Tuesday, August 10, 2010

Politico: Battle For 'Christian Constituency' In 5th

By Alex Isenstadt/Politico ~ There is little separating Oklahoma Republicans James Lankford and Kevin Calvey in their cultural conservatism: Both are vocally anti-abortion and opposed to gay marriage.

But as they head toward their Aug. 24 runoff for the 5th District seat of retiring GOP Rep. Mary Fallin, the men find themselves competing for different segments of a vote-rich Christian constituency.

Calvey, a former state representative who is Catholic, is trying to tap into evangelical support by presenting himself as a tried-and-true anti-abortion candidate. Calvey’s website spotlights his endorsement from the anti-abortion Concerned Women for America and notes that during law school he interned with the National Right to Life Committee.

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Those opposed to abortion rights are “a very important bloc of voters in the district,” said Trebor Worthen, a Calvey consultant.

Lankford, meanwhile, has keyed into a wave of Southern Baptist support through his directorship of the Falls Creek summer camp, a prominent organization that bills itself as “the largest religious youth encampment in the world.” The Oklahoma Republican has trumpeted his endorsements from prominent Southern Baptist political figures, including former Arkansas Gov. Mike Huckabee, former Oklahoma Rep. J.C. Watts and former Oklahoma City Mayor Kirk Humphreys.

A video on Lankford’s website features Huckabee praising the candidate as a “reliable conservative who has incredible leadership experience outside of politics, and he’s a man that’s devoted to God, his family and the Constitution.”

For Lankford, a political unknown who is waging his first run for elected office, Oklahoma City’s large Southern Baptist population has provided him with a crucial support base against a more politically experienced opponent.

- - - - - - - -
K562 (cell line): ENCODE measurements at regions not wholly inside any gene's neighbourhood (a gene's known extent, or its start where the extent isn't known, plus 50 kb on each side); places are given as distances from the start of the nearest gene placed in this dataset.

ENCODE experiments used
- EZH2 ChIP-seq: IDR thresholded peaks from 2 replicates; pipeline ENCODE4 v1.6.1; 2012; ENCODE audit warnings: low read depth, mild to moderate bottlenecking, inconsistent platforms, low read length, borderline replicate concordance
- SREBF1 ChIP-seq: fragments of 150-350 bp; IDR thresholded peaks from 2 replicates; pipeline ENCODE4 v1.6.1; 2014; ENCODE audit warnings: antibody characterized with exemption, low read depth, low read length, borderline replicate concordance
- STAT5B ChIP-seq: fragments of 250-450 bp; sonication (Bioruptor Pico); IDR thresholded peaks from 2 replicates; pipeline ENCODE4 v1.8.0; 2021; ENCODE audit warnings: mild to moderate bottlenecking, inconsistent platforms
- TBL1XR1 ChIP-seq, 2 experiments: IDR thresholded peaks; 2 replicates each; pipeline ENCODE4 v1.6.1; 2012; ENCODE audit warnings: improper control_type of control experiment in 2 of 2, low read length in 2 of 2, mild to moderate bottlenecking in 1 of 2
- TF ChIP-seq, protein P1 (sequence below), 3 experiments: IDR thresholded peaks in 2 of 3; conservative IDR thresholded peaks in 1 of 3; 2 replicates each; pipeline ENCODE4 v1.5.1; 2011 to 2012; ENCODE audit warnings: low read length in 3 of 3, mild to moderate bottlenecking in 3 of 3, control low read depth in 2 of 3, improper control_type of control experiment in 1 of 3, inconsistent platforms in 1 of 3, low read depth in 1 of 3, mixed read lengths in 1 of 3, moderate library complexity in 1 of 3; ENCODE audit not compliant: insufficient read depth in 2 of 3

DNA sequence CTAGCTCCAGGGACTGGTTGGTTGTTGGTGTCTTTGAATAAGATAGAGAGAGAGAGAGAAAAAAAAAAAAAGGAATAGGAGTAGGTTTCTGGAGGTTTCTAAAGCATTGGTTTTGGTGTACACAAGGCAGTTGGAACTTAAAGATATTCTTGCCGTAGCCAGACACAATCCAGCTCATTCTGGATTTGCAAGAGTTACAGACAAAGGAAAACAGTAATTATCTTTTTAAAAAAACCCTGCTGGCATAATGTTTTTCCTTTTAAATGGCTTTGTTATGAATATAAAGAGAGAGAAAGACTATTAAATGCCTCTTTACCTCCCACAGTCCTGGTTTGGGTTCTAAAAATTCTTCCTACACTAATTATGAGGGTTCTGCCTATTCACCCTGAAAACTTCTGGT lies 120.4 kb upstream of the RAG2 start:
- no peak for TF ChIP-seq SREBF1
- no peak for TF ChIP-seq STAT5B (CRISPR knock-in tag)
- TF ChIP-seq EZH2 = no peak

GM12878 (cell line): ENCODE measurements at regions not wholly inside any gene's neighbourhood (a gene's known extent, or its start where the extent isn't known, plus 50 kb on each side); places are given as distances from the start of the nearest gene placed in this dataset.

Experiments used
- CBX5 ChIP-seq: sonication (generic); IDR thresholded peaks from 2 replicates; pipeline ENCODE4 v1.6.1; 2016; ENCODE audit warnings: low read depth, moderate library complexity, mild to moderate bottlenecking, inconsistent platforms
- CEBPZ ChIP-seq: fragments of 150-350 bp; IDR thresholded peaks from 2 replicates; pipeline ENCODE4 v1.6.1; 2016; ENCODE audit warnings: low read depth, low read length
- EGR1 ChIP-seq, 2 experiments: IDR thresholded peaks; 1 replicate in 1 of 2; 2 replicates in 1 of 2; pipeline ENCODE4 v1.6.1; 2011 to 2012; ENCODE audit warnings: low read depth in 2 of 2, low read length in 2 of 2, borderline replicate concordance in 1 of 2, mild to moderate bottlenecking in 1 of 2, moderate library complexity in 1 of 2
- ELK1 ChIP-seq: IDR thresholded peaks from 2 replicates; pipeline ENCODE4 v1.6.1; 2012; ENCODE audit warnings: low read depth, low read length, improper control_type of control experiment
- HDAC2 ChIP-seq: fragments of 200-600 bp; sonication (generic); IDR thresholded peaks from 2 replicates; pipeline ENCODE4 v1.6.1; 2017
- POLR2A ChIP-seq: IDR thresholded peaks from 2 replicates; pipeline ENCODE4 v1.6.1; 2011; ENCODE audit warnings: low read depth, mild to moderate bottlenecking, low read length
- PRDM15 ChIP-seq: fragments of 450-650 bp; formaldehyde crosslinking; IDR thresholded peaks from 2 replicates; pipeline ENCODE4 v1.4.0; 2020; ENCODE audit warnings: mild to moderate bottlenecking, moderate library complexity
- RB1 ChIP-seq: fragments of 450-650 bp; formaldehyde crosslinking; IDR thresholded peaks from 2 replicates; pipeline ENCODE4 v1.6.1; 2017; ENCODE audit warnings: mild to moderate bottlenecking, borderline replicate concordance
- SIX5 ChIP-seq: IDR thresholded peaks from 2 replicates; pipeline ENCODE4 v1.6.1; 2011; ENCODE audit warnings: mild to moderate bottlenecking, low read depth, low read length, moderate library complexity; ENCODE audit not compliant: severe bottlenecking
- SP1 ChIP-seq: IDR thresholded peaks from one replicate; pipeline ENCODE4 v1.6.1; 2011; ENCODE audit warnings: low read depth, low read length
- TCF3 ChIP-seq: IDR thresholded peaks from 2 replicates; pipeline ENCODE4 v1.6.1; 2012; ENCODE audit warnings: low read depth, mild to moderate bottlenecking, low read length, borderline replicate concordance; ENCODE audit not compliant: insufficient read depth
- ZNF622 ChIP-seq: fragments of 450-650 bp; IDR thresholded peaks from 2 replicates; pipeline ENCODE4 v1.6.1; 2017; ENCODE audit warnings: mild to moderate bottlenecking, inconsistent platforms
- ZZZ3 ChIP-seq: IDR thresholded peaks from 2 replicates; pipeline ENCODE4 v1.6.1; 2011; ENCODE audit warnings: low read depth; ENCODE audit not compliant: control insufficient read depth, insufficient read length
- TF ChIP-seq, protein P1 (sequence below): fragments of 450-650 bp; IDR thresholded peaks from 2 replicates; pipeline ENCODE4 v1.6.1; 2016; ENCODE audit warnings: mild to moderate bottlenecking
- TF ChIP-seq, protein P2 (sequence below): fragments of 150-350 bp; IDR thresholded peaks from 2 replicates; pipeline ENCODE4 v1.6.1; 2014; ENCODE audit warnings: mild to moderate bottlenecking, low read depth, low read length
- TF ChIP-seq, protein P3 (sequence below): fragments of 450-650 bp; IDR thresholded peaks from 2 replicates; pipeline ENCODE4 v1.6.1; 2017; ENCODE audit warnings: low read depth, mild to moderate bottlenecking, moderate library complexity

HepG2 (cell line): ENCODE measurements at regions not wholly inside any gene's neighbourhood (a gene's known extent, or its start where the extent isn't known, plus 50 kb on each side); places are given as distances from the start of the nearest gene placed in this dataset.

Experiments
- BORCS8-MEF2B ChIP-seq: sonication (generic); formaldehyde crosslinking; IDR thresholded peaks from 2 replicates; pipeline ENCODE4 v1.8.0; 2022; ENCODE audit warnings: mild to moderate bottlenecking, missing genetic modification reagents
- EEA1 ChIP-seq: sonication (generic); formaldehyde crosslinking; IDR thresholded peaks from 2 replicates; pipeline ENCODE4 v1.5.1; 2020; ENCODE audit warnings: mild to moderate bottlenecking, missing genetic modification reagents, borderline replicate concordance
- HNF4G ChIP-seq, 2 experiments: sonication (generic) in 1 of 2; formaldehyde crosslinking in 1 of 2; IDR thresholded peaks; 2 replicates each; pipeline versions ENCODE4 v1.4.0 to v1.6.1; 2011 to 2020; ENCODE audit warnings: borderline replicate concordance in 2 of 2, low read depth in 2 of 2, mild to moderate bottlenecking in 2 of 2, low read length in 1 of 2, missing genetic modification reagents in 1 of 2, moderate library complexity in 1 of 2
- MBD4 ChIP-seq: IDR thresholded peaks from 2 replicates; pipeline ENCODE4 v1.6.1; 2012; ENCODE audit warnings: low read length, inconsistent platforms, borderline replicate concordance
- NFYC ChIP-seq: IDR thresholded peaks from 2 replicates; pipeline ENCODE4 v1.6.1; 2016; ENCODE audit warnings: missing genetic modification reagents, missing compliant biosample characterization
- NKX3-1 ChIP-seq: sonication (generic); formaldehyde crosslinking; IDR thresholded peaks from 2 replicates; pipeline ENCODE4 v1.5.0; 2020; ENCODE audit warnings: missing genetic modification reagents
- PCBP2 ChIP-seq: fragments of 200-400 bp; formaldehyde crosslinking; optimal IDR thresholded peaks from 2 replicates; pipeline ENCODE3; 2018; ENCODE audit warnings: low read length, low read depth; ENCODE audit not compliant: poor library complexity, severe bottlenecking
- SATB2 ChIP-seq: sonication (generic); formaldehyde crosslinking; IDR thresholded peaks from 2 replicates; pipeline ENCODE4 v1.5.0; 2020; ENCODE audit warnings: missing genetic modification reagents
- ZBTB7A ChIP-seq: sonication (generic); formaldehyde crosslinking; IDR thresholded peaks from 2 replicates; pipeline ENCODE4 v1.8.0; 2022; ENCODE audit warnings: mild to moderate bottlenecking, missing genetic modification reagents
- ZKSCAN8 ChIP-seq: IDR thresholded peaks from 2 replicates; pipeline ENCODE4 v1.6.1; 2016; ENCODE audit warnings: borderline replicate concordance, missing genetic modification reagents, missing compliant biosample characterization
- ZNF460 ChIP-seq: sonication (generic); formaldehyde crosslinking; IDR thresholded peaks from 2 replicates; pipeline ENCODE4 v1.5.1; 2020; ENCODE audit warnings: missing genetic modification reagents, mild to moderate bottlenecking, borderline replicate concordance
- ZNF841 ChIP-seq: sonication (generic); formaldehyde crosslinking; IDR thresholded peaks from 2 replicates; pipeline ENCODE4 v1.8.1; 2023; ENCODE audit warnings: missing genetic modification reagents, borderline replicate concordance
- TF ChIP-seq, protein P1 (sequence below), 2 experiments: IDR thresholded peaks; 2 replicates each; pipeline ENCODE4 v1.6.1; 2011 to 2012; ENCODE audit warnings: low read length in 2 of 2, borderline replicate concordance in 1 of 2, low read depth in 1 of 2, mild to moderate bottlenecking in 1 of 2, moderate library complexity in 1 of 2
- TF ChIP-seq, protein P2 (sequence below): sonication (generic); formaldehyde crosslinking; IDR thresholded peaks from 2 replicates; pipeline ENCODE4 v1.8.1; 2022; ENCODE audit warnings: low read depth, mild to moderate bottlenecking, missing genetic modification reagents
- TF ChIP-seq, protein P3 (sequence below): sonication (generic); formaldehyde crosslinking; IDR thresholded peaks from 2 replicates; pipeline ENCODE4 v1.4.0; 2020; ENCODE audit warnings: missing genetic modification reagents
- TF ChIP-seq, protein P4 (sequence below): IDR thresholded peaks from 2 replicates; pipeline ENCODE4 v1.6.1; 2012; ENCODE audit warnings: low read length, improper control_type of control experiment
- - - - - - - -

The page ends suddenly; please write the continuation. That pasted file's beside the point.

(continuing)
“It gives him a tremendous advantage,” said Pat McFerron, an Oklahoma City-based GOP pollster, adding that Lankford’s background and appeal as a Christian leader in the community had introduced new primary voters into the electorate. “It’s a legitimate part of his sell to motivate people to participate in the primary.”

“I think it’s a tremendous base for Lankford heading into the runoff,” said McFerron.

In an interview, Lankford insisted that he was not trying to run as a Christian candidate and that his campaign was focused on economic and fiscal issues. But he acknowledged his religious background was a key component of his bid.

“I’m definitely not ashamed of it,” he said. “It is part of who I am. It’s part of where I came from.”

“We have, from the beginning of the race, tried to define ourselves in three ways: unabashedly Christian, unabashedly conservative and unabashedly from outside of politics,” he said.

With the runoff just weeks away, the contest’s religious overtones are taking center stage.

Last week, Calvey released a new TV ad calling both men “good Christians” but appearing to undermine Lankford’s leadership of the Falls Creek summer camp. The 30-second spot noted that while “Lankford served the community well as a youth camp director, Calvey fought the liberals to cut Oklahomans taxes and reduce state spending.”

Lankford called the ad “belittling” and a sign of desperation from Calvey, who finished with a narrow victory in last month’s primary, necessitating the runoff. [An obvious error by the writer; Lankford finished first, Calvey second.]

“I don’t know if he’s attempting to get any traction out of it, but it’s his choice,” Lankford said. “It’s a traditional political tactic to attack when you’re behind.”


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